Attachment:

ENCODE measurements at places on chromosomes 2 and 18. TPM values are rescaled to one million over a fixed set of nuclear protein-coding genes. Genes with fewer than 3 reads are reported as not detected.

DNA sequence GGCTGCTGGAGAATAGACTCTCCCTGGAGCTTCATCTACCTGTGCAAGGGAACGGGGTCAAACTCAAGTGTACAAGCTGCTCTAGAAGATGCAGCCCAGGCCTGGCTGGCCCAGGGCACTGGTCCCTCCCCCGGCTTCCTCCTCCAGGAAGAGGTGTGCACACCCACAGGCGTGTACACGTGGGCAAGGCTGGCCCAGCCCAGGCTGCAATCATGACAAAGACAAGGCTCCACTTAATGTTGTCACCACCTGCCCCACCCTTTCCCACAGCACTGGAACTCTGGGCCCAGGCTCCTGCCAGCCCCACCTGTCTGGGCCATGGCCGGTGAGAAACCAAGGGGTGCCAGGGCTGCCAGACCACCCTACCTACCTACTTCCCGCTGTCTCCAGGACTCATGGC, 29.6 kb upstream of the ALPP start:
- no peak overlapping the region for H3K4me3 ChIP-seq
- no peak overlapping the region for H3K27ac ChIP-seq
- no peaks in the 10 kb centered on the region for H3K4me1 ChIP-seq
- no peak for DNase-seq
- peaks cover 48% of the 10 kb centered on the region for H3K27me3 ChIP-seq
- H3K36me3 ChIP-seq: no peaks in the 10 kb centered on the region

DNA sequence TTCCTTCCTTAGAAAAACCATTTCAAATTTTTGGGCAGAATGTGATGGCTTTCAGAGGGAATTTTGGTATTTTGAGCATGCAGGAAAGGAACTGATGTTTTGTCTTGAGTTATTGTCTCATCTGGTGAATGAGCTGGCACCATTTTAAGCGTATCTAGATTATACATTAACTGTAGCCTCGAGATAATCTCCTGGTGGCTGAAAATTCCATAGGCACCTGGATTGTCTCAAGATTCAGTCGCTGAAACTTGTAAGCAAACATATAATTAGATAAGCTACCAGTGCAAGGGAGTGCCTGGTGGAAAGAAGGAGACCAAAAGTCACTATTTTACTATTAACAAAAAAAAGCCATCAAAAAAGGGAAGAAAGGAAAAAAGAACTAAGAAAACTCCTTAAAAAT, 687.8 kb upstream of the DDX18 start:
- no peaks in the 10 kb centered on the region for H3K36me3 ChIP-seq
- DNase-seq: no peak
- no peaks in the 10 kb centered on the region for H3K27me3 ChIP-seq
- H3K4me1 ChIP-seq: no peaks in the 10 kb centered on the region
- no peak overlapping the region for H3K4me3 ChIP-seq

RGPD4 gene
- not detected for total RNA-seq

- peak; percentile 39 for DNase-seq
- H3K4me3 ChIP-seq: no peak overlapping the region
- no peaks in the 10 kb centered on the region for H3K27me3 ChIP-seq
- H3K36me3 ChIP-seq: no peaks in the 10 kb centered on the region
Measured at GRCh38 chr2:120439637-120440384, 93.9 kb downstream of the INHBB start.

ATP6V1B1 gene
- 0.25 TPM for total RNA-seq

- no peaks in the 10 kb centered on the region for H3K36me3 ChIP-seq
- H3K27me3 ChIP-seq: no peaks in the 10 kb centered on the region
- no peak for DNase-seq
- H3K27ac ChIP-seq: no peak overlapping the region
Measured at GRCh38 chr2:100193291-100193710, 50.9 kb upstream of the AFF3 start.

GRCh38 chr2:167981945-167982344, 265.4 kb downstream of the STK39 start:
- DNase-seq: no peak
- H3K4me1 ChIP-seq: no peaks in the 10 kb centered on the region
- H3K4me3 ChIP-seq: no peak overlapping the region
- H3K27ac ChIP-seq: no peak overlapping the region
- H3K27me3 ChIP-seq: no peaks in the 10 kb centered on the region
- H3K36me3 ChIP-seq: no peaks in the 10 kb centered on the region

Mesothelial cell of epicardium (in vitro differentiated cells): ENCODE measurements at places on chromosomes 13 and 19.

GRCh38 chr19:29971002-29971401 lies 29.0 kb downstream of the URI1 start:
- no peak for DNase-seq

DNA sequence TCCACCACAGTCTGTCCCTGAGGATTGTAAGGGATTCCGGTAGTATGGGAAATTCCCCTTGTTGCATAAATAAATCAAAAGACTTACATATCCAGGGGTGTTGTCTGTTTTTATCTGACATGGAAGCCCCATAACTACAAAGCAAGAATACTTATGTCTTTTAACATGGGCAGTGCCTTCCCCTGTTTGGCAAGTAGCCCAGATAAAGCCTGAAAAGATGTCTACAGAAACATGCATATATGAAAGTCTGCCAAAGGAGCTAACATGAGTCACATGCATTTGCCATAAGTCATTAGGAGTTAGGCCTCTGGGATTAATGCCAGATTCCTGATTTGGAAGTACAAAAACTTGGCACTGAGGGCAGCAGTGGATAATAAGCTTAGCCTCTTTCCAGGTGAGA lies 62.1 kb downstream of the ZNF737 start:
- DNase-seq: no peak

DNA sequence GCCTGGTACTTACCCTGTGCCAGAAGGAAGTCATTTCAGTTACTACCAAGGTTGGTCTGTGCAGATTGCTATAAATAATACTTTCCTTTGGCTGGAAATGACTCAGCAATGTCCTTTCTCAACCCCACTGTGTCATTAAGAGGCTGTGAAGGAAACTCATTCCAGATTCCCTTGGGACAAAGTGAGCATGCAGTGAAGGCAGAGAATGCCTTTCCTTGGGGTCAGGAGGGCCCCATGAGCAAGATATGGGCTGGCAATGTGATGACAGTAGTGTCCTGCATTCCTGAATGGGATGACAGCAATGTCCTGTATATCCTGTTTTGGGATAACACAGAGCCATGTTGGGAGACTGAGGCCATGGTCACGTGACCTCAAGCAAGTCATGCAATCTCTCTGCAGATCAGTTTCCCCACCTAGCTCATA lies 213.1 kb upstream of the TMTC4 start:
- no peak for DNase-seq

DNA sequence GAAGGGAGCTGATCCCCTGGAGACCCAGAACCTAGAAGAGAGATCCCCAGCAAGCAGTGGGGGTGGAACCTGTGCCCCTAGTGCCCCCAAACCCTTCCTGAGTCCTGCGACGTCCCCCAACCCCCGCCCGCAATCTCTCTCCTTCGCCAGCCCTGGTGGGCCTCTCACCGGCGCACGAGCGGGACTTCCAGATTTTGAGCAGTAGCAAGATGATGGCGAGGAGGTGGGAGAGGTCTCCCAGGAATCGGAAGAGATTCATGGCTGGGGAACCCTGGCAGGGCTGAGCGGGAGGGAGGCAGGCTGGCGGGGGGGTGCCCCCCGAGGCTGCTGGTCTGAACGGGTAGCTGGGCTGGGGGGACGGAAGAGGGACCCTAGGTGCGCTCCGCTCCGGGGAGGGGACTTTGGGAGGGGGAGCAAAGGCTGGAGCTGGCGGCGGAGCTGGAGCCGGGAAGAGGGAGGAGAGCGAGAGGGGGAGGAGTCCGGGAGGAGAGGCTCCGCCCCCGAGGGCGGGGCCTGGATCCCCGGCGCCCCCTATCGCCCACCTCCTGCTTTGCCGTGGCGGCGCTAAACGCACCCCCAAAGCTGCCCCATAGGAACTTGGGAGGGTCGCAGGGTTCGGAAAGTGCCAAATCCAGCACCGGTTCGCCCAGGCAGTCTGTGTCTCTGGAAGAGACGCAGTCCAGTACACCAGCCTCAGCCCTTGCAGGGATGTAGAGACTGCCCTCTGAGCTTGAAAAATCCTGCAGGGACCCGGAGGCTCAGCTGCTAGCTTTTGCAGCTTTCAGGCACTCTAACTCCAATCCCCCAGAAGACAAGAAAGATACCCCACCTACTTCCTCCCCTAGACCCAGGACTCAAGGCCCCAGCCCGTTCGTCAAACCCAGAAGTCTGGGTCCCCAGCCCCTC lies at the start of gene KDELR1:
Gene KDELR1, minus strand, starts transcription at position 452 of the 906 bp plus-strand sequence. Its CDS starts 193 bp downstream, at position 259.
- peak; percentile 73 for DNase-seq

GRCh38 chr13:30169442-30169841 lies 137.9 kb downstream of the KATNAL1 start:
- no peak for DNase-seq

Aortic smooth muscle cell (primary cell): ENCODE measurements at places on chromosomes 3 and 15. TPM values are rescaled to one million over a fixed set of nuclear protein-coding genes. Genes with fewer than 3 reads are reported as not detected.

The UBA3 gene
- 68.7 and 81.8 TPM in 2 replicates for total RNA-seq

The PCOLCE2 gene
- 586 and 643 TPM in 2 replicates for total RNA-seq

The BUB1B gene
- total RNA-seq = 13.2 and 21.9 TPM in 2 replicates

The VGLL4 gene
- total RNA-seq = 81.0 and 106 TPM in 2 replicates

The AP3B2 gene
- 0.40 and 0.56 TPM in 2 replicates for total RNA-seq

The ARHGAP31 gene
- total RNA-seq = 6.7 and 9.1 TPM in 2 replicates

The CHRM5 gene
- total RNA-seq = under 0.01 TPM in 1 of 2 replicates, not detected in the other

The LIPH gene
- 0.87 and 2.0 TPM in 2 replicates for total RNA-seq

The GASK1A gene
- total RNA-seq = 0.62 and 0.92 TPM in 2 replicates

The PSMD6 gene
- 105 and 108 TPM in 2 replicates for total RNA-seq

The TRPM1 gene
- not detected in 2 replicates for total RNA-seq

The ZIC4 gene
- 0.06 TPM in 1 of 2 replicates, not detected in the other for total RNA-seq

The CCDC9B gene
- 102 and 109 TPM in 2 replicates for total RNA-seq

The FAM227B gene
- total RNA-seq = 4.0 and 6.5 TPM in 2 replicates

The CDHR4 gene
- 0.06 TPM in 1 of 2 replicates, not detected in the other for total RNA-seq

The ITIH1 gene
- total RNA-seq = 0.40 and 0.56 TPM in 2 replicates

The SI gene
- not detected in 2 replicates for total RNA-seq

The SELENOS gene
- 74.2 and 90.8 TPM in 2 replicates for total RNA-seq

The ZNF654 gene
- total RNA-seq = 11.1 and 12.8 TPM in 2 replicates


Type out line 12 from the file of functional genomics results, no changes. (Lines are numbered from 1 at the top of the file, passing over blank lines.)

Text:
- no peaks in the 10 kb centered on the region for H3K27me3 ChIP-seq